Toronto Maple Leafs: Is Nikolai Kulemin Good As Gone?

Mark RitterSenior Writer IJune 7, 2010

PITTSBURGH, PA - MARCH 28:  Nikolai Kulemin #41 of the Toronto Maple Leafs prepares for a face-off against the Pittsburgh Penguins at Mellon Arena on March 28, 2010 in Pittsburgh, Pennsylvania.  The Penguins defeated the Leafs 5-4 in a shootout.  (Photo by Justin K. Aller/Getty Images)
Justin K. Aller/Getty Images

Listening to the latest TSN broadcast Toronto Maple Leafs general manager Brian Burke chimed in on the future of restricted free agent Nikolai Kulemin and it wasn’t pretty for Kulemin.

Kulemin, who stands 6’1 and weighs in at 225 pounds, scored a career high 16 goals and 20 assists for 36 points—third best on an undermanned Leafs squad.

Given the Leafs lack of depth up front, head coach Ron Wilson had little choice but to use the talented Russian on the first and second line for most of the season, a promotion that Burke not only feels Kulemin didn’t earn, but is refusing to pay for going forward.

Said Burke on the topic of re-signing Kulemin: “No one would say Nikolai Kulemin is a first line winger, and I am not paying for a guy who earned it by default.”

Clearly, there is a huge gap in what Burke is willing to pay Kulemin and what Kulemin and his agent are asking for—believed to be anywhere from $3 million or more per season.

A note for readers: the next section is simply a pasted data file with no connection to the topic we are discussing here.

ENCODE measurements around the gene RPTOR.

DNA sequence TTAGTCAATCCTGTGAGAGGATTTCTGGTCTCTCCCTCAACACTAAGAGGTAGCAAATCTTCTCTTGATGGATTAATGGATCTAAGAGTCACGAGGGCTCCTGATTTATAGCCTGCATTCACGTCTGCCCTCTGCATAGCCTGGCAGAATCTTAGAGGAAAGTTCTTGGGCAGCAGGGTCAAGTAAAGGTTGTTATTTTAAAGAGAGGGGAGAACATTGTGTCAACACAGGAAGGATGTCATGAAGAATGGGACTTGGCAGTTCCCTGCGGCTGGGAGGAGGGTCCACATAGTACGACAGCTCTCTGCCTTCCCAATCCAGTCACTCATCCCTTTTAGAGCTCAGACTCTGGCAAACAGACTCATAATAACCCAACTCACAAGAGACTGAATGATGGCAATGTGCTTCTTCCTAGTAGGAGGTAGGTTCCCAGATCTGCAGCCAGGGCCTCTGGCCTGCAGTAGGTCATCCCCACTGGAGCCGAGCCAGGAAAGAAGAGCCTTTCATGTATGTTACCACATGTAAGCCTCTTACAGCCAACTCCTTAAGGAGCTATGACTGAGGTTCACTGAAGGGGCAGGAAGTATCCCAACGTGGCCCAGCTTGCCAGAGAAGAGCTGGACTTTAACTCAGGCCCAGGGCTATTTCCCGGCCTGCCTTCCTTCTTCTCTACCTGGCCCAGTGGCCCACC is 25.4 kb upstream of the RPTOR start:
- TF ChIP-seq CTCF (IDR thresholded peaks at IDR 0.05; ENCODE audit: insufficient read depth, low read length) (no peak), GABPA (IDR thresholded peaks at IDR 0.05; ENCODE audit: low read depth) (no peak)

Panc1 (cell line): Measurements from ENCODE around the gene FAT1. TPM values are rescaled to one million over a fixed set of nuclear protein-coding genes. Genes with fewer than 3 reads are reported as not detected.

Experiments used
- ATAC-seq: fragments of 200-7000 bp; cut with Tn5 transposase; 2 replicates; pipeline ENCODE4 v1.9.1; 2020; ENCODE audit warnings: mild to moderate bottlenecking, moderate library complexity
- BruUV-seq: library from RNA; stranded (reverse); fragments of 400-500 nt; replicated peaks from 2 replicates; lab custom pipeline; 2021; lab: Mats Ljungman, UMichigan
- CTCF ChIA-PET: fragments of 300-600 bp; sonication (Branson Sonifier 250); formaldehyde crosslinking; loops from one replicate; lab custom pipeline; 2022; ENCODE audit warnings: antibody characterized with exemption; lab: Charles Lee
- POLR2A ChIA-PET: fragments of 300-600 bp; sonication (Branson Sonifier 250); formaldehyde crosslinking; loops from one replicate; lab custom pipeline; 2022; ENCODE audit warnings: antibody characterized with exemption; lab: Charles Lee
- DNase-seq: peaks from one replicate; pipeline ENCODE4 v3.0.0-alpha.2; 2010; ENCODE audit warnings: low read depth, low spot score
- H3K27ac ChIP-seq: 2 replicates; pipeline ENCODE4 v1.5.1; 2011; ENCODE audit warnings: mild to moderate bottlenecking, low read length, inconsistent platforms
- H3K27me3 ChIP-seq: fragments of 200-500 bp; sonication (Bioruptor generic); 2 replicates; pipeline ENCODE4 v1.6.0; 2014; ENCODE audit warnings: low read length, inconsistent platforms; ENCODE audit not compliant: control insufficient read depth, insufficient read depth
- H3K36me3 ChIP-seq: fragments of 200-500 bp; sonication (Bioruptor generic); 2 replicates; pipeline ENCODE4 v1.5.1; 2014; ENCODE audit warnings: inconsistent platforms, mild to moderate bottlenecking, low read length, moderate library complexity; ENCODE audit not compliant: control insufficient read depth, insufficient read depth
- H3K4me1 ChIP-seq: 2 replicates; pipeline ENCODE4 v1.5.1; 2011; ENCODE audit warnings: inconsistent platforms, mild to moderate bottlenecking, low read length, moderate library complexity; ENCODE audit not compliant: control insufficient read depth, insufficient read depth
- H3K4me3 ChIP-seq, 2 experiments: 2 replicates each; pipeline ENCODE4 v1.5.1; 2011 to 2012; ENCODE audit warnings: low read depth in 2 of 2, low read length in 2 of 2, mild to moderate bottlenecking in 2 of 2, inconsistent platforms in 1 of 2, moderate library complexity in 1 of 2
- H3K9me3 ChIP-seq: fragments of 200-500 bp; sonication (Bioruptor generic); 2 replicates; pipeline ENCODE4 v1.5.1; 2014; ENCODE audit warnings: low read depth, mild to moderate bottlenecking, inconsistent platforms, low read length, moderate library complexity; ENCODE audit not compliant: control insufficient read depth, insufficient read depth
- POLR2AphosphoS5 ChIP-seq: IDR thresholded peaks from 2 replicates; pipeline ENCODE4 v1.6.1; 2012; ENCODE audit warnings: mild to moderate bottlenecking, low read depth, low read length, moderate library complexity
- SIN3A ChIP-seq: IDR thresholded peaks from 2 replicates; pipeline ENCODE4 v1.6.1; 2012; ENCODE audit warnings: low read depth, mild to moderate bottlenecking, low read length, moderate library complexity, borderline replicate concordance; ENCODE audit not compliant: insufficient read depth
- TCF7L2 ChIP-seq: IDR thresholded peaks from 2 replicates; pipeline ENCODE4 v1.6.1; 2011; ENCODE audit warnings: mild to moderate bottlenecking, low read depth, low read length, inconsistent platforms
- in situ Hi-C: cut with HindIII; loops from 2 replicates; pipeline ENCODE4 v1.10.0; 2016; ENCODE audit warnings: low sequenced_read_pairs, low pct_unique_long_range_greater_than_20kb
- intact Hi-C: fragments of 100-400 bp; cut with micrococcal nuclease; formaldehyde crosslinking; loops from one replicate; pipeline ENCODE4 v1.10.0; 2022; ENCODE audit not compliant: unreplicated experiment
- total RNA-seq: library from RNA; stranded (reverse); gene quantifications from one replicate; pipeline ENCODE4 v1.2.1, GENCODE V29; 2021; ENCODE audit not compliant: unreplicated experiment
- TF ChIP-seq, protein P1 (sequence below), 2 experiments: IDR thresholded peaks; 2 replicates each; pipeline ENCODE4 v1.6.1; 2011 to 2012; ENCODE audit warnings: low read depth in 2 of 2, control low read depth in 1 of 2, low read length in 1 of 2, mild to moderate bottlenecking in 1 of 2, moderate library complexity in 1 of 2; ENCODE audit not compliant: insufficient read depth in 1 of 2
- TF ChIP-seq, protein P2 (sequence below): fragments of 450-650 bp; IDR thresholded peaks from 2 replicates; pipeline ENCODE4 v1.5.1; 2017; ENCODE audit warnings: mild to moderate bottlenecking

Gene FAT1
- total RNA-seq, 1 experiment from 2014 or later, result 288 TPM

The reality is, Burke doesn’t see Kulemin as a first line guy, which leads me to believe he fully intends to either make a trade for a first line winger and/or make a significant free agent signing that would bump Kulemin from his perch on the Leafs top lines.

Kulemin, who once played with Pittsburgh Penguins super-star Evgeni Malkin as a member of the Metallurg hockey system. His best season with Metallurg was a 27 goal, 39 point effort in 2006-07.

Let’s be honest here, as good as Kulemin is, he is no Malkin, and likely never will be. Kulemin looks to be more like a steady, hard working forward, who will eventually play on the Leafs third or perhaps as high as the second line.

No question, if Kulemin should choose to sign with the KHL or demand a trade he would be missed on the Leafs thin roster. That said, guys like Kulemin can be replaced and, for that reason, Burke knows better than to overpay for an asset he sees as having already peaked/reached it’s potential.

Fact is, with just 31 goals and 67 points in 131 career NHL games, Kulemin has done nothing to suggest he deserves a $3 million contract, more likely he should be signed in the $1.5-$2.0 million range, which, given his skill-set and production, is right on the money (sorry for the pun).

Bottom line, Burke is making the right choice and if he should lose Kulemin, oh well, he’ll find another one. Good on ya Burkie!

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Until next time,